Rose on Cotton
Posted : October 23, 2021


August 29, 2021

Louis W. Rose IV and Barry B. Bean

The ICE Dec cotton contract gave up 174 points on the week to finish at 94.84, with the Dec – Mar inversion strengthened at 101.  Dec seriously challenged the 95.00 level several times throughout the week but trading north of this level was not to be.  Last weekend our models predicted a finish on the week that was to be near unchanged to higher Vs the previous Friday’s settlement, which proved to be correct.

The cotton market was higher on the week on a nearly 1% weakening US currency, notions of lower acreage Vs USDA’s June 30 estimate, producer selling, and Hurricane Ida’s expected landfall somewhere near New Orleans.

For the week ending Aug 21, the US crop was rated in 71% good or better condition, which is 4 percentage points higher Vs the previous assay period and notably higher Vs 2020.  When have we seen such condition ratings?  The Texas crop is rated at 70% good+.  Only 6% of this season’s crop remains rated in poor to very poor condition.  Even though these reports are based on subjective observations, a later than normal fall and absence of tropical activity could lead to monstrous yields across some locales.

For the week ending Aug 26, the USDA classed almost 70K running bales (RBs), of which nearly 88% are deliverable against ICE contracts.  The cumulative total for the season is now almost 84K RBs.  All bales classed so far this season are from Texas, with no ELS having yet been harvested.

Most of The Belt outside of California is expected to see rainfall this week, with producers across Mid-south and the lower and upper southeastern states expected to see the heaviest totals as Hurricane Ida makes landfall New Orleans as a category 4 or 5 storm. With cotton opening across the southern Mississippi River Delta this will not be positive for producers across this region.  Still, any damage will probably be minimal.  The balance of The Belt may benefit from one last rain event on a crop that, in general, remains 7 – 10 days behind schedule. 

Net export sales were higher while shipments were lower Vs the previous assay period at approximately 260K and 210K RBs, respectively.  The US is 38% committed and 4% shipped Vs the USDA’s 15M bale export projection.  Sales are ahead of the weekly pace required to meet the USDA’s export target while shipments were off the pace requirement.  Sales are well ahead the average expected pace for this point of the season while shipments are on par with the historical expectation.  There is still no sign that 2020/21 total exports were significantly above 16M 480lb bales Vs the USDA’s estimate of 16.35M.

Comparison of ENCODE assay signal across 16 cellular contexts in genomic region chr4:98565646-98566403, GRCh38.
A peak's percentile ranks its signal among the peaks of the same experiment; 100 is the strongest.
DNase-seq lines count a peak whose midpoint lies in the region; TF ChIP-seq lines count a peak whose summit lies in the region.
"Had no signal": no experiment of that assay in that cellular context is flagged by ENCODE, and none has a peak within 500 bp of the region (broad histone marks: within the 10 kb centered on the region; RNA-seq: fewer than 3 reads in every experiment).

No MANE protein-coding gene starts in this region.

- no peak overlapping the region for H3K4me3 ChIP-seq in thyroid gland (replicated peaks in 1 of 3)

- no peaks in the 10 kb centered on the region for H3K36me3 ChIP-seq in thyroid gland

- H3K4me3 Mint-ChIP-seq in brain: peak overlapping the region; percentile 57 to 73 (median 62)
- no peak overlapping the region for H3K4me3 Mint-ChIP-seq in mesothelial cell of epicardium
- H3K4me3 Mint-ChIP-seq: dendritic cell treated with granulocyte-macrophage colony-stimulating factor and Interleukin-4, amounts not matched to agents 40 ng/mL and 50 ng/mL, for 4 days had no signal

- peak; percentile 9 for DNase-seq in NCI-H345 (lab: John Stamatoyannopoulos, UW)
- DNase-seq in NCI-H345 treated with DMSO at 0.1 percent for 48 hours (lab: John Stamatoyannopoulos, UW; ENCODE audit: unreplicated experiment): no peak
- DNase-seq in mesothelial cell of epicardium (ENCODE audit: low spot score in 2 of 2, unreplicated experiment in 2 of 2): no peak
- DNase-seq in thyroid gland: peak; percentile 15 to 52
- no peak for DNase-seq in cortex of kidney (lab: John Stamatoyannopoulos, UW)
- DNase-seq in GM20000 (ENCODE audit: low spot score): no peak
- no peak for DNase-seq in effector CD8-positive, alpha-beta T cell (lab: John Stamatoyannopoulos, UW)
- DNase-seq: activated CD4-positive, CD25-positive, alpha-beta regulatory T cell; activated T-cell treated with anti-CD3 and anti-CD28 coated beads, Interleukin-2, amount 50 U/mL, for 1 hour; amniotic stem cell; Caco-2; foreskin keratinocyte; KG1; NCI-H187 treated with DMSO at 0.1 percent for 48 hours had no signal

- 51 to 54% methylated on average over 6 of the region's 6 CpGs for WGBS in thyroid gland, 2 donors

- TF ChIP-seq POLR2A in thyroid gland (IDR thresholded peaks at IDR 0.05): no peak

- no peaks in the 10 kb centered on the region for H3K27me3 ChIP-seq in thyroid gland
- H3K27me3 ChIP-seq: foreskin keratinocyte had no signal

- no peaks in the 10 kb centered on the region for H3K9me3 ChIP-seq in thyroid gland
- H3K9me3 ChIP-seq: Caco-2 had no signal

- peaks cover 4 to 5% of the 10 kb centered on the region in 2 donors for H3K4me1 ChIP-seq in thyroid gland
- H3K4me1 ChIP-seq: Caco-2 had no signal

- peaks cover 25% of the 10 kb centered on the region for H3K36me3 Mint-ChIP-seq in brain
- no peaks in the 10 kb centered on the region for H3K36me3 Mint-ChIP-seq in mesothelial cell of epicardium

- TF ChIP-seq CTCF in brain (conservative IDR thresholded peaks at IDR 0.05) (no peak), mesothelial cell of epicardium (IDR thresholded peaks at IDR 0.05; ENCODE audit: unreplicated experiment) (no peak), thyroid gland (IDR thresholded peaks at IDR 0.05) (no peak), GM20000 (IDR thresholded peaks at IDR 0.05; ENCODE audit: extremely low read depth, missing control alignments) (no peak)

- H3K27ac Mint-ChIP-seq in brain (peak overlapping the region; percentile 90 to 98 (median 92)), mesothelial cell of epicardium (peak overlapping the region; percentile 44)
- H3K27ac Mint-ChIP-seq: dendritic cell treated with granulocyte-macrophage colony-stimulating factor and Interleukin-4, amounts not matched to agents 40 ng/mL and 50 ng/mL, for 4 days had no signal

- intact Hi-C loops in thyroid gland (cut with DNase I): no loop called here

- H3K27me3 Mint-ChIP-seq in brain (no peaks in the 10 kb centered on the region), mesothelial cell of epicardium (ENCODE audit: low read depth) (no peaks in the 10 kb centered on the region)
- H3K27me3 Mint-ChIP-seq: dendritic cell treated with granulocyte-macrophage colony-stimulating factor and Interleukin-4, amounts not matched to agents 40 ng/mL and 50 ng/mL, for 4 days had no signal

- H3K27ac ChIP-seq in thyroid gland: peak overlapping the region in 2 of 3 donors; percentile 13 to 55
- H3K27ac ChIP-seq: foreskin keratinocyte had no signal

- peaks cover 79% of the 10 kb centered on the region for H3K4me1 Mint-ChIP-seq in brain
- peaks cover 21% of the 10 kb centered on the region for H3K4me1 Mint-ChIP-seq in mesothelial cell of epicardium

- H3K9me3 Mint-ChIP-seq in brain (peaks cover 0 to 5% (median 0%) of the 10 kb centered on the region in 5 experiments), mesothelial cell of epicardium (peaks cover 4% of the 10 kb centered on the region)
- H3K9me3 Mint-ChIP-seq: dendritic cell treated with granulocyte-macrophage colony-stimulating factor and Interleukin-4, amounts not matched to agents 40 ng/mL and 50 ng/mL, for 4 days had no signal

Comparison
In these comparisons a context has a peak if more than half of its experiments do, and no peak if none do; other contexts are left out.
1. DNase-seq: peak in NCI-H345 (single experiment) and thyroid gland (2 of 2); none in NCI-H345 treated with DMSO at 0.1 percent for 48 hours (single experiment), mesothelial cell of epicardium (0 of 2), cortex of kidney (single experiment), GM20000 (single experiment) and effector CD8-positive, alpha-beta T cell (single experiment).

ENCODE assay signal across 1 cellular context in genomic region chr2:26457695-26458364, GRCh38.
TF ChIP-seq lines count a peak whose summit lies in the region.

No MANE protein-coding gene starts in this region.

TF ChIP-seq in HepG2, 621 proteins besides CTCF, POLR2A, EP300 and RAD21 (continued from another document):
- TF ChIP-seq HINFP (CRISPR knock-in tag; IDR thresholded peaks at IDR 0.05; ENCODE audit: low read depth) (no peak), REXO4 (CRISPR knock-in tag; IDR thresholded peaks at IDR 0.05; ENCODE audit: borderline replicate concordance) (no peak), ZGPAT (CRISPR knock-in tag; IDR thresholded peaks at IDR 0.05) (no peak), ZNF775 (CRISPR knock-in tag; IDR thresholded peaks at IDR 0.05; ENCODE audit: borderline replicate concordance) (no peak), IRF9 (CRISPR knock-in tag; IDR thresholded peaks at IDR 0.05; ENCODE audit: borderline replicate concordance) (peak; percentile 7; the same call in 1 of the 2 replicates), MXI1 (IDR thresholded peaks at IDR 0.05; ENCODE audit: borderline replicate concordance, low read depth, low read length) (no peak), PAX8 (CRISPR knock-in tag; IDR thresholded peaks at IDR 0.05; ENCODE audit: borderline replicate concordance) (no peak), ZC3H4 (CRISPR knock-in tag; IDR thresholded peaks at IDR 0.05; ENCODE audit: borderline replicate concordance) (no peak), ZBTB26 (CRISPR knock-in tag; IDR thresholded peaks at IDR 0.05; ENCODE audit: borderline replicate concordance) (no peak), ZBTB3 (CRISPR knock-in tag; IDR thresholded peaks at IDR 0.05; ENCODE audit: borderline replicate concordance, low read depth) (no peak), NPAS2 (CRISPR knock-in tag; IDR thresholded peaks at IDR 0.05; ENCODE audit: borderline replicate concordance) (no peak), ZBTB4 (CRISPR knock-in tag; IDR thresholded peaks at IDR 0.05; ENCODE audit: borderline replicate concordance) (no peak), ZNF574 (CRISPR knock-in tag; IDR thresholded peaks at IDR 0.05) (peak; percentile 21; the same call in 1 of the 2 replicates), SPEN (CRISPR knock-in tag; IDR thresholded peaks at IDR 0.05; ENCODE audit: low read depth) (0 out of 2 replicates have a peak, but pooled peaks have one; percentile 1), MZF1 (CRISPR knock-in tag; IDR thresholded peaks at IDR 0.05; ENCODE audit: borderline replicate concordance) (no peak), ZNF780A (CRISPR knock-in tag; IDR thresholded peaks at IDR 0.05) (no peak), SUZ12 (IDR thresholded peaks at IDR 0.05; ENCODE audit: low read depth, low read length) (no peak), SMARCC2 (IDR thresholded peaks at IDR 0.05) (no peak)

Internationally, we continue to hear more troubling news regarding the crop across Xinjiang, China (the nation’s largest producing area) due to excessive rainfall and hailstorms.  In other news, the Biden administration continues to be committed to leaving Afghanistan by the last day of Aug.  Pundits from all political sectors remain critical of the administration’s handling of this situation, and it is not difficult to understand why. 

While Afghanistan is not a major textile center per se, they do have a textile sector and there are reports of Indian merchants taking some losses.  The larger concern is that of the regard for the US military, which is a major underpinning factor for keeping the US Dollar as the world’s reserve currency.  Hence, we could be looking at another weakening of US currency – perhaps one that is not particularly friendly to agricultural exports.

For the week ending Aug 24, the trade notably increased its futures only net short position against all active contracts to approximately 18.75M bales; large speculators increased their aggregate net long position to almost 8.55M bales.  The spec position is stacked in a very bullish fashion, which could lead to quick market liquidation at the first sign of bearish news.

For an in-depth analysis of CFCT data see our weekly CFTC analysis and commentary.

For this week, the standard weekly technical analysis for and money flow into the Dec contract remain bullish, with the market also remaining somewhat overbought.

Producers should expect substantial volatility as the hurricane season moves into its most historically active period. With futures hovering in the mid-90s, brief forays to or through the psychological important dollar level are not out of the question, but we would be very surprised to see futures linger at that level or much higher.

Have a great week!

Report Courtesy: Rose Commodity Group


With well over 60 years combined experience in the commodity trade, the partners of the Rose Commodity Group offer a wealth of knowledge and perspective to their clients. With expertise and direct experience in agronomy, crop production, futures and options, spot trading, hedging, shipping, and insurance, the Rose Commodity Group approaches marketing and risk management from a comprehensive perspective. Rose Commodity Group is not directly affiliated with any other commodity firm; we are not commission futures brokers. Our strategies and advice are based entirely on our client’s specific needs and goals.


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Disclaimer: This publication is presented for informational purposes only.  While the information contained herein is believed to be accurate and factual, the possibility of error exists. Commodity trading is an inherently risky proposition and there is no guarantee that trades based on the information herein will result in profitable outcomes.

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